Mombasa, Kenya, 1 June 2016 – Randgold Resources chief executive Mark Bristow and a small group of friends and colleagues left here today on a fund-raising motorbike safari which will take them from east to west across mid-Africa through dense equatorial jungle. It is believed to be the first time this challenging route has been attempted by motorbike.
Dubbed Safari Kwa Afrika Bora – Swahili for Riding for a Better Africa – the journey’s aim is to raise a further $3 million for some of the continent’s most needy people, notably the women and children deprived of a decent life by strife and poverty. The money will go to Nos Vies en Partage (French for Sharing Prosperity) the independent charitable foundation established by Randgold in 2014.
This is the fourth trans-Africa motorbike safari Bristow has undertaken and to date the rides have raised $2.5 million distributed to 55 entities in 15 countries. The foundation is already planning donations to some of the DRC’s post-conflict reparation programmes, particularly those aimed at supporting abused women and rehabilitating child soldiers.
The 2016 ride will take 30 days, going from Kenya through Uganda and the Democratic Republic of Congo before ending in Muanda on the west coast at the end of June, passing the sources of both the Nile and Congo rivers en route. In terms of terrain, says Bristow, this will be their toughest ride yet. Because of the need to circumnavigate the worst parts, they will actually be covering well over 7 000 kilometres, more than double the 3 500 kilometre direct distance. Their progress can be followed at www.boyzonbikes.com.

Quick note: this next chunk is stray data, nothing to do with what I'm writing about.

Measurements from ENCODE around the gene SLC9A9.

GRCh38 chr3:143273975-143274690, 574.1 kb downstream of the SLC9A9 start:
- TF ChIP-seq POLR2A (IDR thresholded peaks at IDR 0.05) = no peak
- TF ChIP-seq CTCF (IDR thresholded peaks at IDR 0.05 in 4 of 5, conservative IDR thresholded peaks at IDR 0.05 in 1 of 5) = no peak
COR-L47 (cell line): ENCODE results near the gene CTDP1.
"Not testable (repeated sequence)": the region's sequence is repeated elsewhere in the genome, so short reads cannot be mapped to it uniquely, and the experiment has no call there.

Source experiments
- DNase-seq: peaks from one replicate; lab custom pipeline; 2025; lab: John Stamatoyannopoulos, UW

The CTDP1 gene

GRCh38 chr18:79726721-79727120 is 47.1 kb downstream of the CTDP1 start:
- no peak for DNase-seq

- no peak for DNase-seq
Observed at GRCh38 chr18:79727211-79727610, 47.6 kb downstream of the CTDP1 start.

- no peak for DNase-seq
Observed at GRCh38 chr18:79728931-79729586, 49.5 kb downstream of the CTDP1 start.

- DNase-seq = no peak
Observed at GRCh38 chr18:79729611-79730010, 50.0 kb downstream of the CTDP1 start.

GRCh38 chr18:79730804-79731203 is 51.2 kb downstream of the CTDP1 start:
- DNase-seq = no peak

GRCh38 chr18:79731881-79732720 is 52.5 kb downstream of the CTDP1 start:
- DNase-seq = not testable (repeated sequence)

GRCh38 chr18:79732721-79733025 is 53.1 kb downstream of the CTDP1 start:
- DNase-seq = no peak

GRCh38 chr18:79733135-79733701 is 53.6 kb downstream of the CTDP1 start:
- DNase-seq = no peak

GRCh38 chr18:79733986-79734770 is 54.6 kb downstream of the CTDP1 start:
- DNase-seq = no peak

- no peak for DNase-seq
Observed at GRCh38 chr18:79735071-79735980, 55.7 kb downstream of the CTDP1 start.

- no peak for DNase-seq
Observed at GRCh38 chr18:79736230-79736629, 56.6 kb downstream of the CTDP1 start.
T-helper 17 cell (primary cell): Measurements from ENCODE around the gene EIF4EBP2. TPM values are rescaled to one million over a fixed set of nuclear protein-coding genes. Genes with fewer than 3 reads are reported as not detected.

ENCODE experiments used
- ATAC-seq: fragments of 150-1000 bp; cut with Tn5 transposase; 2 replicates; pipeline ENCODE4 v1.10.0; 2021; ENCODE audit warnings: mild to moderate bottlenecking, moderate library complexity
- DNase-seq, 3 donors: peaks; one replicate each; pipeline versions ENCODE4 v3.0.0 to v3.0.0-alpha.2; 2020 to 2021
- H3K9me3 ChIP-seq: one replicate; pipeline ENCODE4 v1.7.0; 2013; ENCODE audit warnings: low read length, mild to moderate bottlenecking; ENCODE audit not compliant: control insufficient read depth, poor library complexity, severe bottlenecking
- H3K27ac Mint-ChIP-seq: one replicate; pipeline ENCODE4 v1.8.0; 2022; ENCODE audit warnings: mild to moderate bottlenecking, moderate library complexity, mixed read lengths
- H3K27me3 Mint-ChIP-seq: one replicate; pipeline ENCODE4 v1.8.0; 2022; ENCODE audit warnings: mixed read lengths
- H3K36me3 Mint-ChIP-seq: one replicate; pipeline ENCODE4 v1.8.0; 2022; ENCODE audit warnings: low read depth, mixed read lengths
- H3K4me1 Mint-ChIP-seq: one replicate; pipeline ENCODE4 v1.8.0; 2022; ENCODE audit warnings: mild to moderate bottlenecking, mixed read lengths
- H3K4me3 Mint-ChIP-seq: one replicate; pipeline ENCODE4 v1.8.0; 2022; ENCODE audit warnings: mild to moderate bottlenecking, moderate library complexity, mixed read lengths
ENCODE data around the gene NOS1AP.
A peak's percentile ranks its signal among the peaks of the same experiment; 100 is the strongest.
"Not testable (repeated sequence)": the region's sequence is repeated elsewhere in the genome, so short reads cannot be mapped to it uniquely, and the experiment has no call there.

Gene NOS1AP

The safaris had their origin in a Cape-to-Cairo motorbike ride Bristow and his two then-teenaged sons undertook in 2009 under the light-hearted banner 3BoyzonBikes.
“As an old Africa hand I was aware of the difficulties endured by many of its people but as we travelled through small villages in remote regions I saw at first hand the extent of their plight and resolved to do something about it,” Bristow says.
“The following year I combined my annual exploration review with a fund-raising ride and, accompanied by a team of Randgold geologists, we traversed Senegal, Mali, Burkina Faso and Côte d’Ivoire, having named our project Nos Vies en Partage. Thanks to the generous support of a wide range of donors, we were able to provide some relief to the people in those countries. Then in 2012 we travelled from Budapest to Bamako via Morocco, western Sahara, Mauritania and Senegal and then on through Côte d’Ivoire to Abidjan. In 2014, we completed the trip around Africa, riding from Abidjan in Côte d’Ivoire via Benin, Togo, Nigeria, Cameroon, Gabon, the Congo, the DRC, Angola, Namibia back to Cape town. That year we also converted the Nos Vies en Partage initiative into a charitable foundation, headed by Philippe Liétard, a former Randgold chairman.”
Bristow says that past sponsors as well as new donors have already pledged more than half of the
$3 million target Safari Kwa Afrika Bora has set itself.
Bristow, who will use satellite and other hi-tech equipment including a communications-wired helmet to continue running the company during the ride, also noted that as the Nos Vies en Partage riders paid their own way, all the money raised by the ride would go to the foundation beneficiaries. Priority will be given to people and causes falling outside the mainstream of Randgold’s sustainability efforts.
The progress of the ride can be followed at www.boyzonbikes.com and full details of the Nos Vies en Partage foundation and how you can contribute to the fund can be found at www.partage-foundation.org.